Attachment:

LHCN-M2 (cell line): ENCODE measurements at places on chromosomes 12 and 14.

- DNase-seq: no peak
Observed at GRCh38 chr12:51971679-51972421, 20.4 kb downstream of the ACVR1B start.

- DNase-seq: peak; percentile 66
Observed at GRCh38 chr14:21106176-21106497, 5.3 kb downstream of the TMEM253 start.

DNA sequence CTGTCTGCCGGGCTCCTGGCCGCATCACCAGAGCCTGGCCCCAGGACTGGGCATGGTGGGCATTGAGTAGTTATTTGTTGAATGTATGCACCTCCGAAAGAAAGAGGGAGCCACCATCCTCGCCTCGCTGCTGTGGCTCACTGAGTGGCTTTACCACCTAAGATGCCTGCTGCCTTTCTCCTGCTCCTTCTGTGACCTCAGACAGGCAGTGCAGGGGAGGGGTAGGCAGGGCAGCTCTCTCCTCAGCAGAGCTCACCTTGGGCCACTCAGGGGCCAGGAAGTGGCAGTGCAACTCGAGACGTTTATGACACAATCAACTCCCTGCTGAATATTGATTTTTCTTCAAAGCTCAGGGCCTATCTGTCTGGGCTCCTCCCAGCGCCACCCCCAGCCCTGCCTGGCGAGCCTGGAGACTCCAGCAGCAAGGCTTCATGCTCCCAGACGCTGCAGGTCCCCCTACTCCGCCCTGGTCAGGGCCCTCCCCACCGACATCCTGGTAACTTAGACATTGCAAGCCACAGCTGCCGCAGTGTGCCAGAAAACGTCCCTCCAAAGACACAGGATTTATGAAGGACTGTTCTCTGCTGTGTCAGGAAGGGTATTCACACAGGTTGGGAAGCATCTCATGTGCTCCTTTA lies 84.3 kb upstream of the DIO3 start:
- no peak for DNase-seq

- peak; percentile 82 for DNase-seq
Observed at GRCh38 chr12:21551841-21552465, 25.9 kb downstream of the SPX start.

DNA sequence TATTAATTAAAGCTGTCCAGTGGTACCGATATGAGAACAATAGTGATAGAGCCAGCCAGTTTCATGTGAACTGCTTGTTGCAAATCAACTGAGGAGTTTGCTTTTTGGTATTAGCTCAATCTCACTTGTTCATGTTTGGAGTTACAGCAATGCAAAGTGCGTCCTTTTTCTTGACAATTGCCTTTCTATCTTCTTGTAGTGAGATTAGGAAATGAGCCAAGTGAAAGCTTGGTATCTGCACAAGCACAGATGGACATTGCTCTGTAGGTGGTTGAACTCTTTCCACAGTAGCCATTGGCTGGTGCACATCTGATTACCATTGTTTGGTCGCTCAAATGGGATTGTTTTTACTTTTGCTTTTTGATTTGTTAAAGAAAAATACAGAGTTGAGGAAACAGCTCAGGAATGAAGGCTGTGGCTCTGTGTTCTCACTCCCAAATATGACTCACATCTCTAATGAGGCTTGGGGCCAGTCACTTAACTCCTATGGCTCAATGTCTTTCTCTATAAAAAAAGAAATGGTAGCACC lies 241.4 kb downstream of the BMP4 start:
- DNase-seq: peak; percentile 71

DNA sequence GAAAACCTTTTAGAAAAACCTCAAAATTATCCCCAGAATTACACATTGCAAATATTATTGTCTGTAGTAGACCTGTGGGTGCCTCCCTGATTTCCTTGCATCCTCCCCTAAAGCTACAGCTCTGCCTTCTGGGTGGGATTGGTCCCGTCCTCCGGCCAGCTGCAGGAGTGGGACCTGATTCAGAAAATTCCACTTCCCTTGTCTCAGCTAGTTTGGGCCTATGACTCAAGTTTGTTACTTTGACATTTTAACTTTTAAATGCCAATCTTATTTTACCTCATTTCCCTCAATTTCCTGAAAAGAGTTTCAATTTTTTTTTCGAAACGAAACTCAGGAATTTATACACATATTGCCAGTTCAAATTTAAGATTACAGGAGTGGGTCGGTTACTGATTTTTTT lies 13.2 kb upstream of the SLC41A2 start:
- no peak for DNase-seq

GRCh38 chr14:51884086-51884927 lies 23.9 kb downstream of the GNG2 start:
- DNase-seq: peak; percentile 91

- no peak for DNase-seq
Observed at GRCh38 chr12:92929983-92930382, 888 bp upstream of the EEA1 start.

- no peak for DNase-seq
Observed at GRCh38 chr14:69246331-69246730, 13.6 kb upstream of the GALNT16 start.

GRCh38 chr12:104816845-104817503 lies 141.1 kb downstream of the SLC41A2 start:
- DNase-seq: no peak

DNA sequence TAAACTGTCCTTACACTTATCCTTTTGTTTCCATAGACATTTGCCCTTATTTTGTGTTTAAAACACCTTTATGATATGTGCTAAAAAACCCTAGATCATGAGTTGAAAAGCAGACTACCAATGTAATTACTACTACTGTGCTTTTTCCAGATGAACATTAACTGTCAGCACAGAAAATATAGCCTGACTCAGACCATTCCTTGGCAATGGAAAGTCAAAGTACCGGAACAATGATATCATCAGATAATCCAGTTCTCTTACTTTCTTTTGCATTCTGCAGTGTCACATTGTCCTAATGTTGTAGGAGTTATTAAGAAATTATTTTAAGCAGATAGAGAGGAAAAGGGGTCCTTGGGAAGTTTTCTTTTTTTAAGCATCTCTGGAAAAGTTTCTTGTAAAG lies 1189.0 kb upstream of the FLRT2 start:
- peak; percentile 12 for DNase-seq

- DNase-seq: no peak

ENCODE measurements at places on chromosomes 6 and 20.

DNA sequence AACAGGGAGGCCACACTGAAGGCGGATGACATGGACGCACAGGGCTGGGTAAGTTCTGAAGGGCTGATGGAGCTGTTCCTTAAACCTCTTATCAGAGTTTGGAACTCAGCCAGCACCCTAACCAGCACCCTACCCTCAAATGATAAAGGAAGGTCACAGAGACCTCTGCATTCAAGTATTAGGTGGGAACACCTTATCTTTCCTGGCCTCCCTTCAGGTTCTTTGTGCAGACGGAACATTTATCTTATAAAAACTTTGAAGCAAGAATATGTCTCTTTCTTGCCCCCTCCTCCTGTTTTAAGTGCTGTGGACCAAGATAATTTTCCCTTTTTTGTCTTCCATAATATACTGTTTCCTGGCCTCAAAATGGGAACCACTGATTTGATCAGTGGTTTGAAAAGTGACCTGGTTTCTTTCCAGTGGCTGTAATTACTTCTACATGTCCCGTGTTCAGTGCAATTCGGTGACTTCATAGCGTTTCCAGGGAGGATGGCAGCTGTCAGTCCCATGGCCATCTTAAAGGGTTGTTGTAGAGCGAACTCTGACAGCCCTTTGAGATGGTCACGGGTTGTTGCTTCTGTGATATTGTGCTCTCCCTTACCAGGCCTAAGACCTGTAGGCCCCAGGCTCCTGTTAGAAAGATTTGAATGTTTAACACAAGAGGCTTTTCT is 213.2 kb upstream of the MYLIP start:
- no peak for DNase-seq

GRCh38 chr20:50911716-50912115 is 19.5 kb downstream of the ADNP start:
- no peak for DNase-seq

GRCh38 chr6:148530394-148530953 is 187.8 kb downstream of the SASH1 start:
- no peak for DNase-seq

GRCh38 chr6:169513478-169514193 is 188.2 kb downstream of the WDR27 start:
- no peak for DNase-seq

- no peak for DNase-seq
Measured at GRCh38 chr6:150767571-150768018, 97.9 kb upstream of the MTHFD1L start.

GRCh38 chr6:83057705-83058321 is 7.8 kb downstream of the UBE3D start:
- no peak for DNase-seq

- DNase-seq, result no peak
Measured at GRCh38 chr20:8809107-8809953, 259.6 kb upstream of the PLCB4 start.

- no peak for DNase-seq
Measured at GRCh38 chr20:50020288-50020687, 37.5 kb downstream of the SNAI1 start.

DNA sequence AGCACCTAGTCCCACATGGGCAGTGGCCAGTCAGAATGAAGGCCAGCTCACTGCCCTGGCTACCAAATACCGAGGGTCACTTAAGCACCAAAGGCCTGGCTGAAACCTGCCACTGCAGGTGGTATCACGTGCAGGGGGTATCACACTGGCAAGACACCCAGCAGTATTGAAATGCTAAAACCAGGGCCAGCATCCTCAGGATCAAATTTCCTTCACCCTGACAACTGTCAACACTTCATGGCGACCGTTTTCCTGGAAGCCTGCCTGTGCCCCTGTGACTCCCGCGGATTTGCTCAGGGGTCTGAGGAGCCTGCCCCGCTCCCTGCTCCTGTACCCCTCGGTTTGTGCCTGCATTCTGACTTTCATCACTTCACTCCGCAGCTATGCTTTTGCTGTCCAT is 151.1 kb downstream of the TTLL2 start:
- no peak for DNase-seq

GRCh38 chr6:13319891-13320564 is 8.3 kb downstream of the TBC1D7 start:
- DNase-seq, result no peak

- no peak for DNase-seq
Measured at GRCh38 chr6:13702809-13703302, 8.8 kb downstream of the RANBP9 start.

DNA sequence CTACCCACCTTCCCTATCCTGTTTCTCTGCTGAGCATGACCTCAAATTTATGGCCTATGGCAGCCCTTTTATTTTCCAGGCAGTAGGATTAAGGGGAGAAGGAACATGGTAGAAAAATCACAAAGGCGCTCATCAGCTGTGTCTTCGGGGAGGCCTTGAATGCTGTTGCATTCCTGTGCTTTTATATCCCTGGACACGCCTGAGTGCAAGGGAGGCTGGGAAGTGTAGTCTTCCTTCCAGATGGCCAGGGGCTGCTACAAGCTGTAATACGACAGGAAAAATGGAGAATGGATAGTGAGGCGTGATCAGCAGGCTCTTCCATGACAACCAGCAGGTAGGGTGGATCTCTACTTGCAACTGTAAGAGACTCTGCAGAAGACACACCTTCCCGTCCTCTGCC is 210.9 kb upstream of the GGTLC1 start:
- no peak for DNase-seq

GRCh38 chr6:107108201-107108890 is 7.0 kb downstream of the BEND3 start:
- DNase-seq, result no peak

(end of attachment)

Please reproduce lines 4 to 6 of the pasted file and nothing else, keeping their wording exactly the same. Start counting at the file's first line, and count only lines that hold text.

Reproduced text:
- DNase-seq: peak; percentile 66
Observed at GRCh38 chr14:21106176-21106497, 5.3 kb downstream of the TMEM253 start.

DNA sequence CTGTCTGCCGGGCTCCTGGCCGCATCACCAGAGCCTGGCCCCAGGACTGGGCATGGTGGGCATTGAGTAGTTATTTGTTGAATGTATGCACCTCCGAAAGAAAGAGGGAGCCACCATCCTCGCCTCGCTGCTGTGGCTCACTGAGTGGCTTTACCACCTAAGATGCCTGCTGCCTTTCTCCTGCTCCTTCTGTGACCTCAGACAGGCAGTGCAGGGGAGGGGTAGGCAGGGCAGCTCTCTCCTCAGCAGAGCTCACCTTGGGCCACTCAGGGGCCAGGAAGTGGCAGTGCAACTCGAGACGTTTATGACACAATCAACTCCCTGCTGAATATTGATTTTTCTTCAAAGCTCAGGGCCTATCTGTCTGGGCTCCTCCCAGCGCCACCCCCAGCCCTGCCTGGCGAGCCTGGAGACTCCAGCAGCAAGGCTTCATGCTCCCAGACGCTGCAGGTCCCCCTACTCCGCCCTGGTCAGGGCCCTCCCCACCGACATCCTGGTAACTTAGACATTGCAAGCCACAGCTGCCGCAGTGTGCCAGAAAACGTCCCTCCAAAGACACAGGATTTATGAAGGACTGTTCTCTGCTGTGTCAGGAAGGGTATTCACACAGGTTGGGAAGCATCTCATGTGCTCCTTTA lies 84.3 kb upstream of the DIO3 start: